An extortionist commandeers a weapons technology that could irreversibly alter the international balance of power. Nothing is known about him, other than his alias: “Viking.” Pitted against terrorist conspirators in a bidding war for the technology, the responsible U.S. defense corporation can’t touch him as long as he controls a hijacked cruise ship in the North Atlantic.

The key to bringing the Viking down may lie in the disappearance of Stanford professor Malcolm Clare, celebrated aviator, entrepreneur, and aerospace engineer. Searching for Clare is doctoral candidate Austin Hardy, who seeks out the man’s daughter, Victoria—an icy brunette with a secret that sweeps them to Saint Petersburg. Aided by a team of graduate students on campus, the pair must devise Trojan horses and outfox an assassin in order to unravel the Viking’s scheme.

Austin and Victoria are not alone in their efforts. Former Air Force combat weatherman Jake Rove, one of three thousand passengers held hostage aboard the luxury liner, is determined to weaken the ship’s hijackers: He must evade detection, dive by night, and communicate intelligence to the Stanford team as they struggle to prevent international disaster and economic collapse in the United States.

Both on U.S. soil and thousands of miles away, the story roars into action at supersonic speed as Austin and Victoria race to uncover the Viking’s trail of deception, betrayal . . . and sabotage.

L.R. Nicolello - Dead Don’t Lie (Harlequin HQN) September 1, 2014

You can run from the past…but you can never truly hide…
Detective Evelyn Davis delves deep into the minds of monsters for a living. She's the best psychological profiler in the Seattle P.D., with a talent that comes from heartbreaking experience. When Evelyn was just eighteen, she received word of her family's murder in the form of a horrifying video. Fifteen years later, tracking down other psychopaths is the only thing that brings her some peace.
But now two local families have been wiped out. Though the chilling crime scenes suggest murder-suicides, Evelyn believes a serial killer is at work. So does Special Agent Marcus Moretti, whose easy charm and fiercely protective instincts are breaking down all her defenses. Evelyn needs to put aside her emotional attachment to find the madman stalking her city—but with each discovery, this case becomes more personal. She's starting to suspect the killer wants her—and he is edging closer with every step, ready to make Evelyn pay a devastating price….

David Swatling - Calvin’s Head (Bold Strokes Books) September 15, 2014

Life in Amsterdam isn’t all windmills and tulips when you’re homeless. Jason Dekker lives in a jeep with his dog, Calvin, on the outskirts of the city. A thesis on Van Gogh brought him to the Netherlands and the love of Dutch artist Willy Hart convinced him to stay. But Willy is gone and Dekker is on the brink of a total meltdown. On a sunny summer morning in the park, Calvin sniffs out the victim of a grisly murder. Dekker sees the opportunity for a risky strategy that might solve their problems. Unfortunately, it puts them directly in the sights of the calculating stone-cold killer, Gadget. Their paths are destined to collide, but nothing goes according to plan when they end up together in an attic sex-dungeon. Identities shift and events careen out of control, much to the bewilderment of one ever-watchful canine. Oscar Wilde wrote that each man kills the thing he loves. He didn’t mean it literally. Or did he?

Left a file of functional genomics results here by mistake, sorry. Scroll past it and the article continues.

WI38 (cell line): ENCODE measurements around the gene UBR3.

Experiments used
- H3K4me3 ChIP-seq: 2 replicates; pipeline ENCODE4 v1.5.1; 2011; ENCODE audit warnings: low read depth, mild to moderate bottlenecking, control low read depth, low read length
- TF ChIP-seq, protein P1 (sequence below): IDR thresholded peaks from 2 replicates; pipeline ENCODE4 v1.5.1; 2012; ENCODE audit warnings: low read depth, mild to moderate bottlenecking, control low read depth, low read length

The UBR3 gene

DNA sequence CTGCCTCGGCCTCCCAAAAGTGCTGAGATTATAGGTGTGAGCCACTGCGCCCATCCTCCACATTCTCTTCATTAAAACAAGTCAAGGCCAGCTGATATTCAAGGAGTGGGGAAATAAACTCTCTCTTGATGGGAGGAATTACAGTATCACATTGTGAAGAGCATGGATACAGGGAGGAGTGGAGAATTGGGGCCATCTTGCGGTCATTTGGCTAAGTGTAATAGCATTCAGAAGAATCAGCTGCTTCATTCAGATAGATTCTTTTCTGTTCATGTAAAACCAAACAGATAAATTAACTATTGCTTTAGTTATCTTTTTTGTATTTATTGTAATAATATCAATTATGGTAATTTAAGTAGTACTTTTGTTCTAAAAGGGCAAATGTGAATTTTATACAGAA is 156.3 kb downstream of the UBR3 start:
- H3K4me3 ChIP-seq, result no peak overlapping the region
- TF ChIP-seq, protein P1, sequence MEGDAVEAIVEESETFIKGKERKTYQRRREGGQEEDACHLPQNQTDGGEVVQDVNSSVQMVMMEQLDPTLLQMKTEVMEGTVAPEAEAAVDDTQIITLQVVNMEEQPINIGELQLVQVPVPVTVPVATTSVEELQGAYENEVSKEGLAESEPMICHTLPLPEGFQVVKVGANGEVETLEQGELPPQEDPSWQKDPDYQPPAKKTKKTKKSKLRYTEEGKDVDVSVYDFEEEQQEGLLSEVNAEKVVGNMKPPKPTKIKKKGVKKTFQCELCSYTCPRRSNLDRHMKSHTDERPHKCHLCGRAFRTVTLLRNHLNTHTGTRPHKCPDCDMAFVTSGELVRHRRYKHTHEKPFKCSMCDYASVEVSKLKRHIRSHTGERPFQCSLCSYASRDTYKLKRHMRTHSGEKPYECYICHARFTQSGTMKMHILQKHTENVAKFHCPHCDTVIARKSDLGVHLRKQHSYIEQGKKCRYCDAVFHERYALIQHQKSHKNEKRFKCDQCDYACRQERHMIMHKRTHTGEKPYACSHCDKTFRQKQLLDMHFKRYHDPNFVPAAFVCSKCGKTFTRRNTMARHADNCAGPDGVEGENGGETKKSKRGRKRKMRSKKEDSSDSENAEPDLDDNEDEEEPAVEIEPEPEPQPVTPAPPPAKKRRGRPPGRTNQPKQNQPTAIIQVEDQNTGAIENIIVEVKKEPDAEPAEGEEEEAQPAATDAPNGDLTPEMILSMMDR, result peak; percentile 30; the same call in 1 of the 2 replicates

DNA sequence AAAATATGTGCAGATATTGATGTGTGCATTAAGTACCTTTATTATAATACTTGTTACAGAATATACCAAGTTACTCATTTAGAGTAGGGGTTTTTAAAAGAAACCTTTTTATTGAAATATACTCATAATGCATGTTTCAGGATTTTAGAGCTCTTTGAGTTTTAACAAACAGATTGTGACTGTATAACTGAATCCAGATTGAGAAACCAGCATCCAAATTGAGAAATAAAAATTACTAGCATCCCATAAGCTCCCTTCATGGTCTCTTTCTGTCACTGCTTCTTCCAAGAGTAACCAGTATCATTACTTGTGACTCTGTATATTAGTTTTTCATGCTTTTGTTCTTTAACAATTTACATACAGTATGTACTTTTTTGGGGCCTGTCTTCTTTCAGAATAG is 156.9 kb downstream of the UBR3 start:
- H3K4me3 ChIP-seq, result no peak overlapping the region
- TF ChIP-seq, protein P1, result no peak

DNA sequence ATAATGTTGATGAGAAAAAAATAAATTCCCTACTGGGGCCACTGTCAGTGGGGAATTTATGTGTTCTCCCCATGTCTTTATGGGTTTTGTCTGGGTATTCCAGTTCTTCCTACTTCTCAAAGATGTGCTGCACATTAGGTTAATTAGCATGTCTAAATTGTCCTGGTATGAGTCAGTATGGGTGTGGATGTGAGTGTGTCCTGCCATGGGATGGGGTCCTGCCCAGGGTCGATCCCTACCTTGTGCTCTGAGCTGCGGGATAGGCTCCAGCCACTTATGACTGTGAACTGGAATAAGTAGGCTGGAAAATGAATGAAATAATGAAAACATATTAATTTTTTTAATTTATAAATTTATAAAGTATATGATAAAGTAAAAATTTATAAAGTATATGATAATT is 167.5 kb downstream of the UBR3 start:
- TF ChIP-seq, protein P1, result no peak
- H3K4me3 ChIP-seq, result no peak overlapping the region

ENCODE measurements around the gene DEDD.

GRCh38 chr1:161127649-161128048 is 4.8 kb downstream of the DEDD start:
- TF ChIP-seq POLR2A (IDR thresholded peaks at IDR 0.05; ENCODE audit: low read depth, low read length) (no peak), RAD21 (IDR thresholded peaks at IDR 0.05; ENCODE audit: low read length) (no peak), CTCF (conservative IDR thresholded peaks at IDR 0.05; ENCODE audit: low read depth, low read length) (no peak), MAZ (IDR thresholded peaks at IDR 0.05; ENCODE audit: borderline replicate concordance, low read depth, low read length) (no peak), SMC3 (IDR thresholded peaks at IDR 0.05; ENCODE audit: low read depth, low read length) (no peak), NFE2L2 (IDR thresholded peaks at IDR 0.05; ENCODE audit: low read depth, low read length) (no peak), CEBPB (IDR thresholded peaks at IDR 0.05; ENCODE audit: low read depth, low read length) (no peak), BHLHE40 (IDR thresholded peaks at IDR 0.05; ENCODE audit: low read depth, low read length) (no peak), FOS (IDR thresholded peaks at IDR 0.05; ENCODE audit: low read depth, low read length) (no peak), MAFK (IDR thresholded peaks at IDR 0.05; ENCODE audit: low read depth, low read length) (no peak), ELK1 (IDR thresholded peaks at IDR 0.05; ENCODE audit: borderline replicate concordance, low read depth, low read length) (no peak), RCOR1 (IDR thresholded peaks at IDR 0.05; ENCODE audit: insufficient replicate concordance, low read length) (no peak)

Thursday, August 28, 2014

Doing It My Way

by Les Edgerton

My latest novel, a black comedy crime caper titled THE GENUINE, IMITATION, PLASTIC KIDNAPPING will be released by Down&Out Press in early October. This will be my 18th published book and is unlike any of my previous work.

And, that’s a problem. At least it’s seen as a problem by most agents and editors. Most of those folks greatly prefer their authors establish a “brand” and since I’m a dedicated contrarian, I guess I’ve disappointed those folks. It’s difficult to find more than three books of mine that fit the same category.

Do these gatekeepers have a valid point? Absolutely. No doubt about it. When a writer establishes a brand for his or her work, life becomes infinitely easier for both agents and publishers. For starters—and for the biggest reason—such a writer begins to create a group of followers, and that means dollars. They get this philosophy from THE MUSIC MAN. Here’s what Harold Hill had to say about branding (slightly paraphrased…):
               With a capital “B” and that rhymes with “G” and that stands for ‘Gelt.’

A vast number of today’s gatekeepers subscribe to Mickey Spillane’s famous philosophy: “I have no fans. You know what I got? Customers.” Overlooking the grammatical misstep, this is what drives much of publishing strategy these days. Customers. And, books basically are marketed like sanitary napkins. Kotex and Stay Free rule that aisle.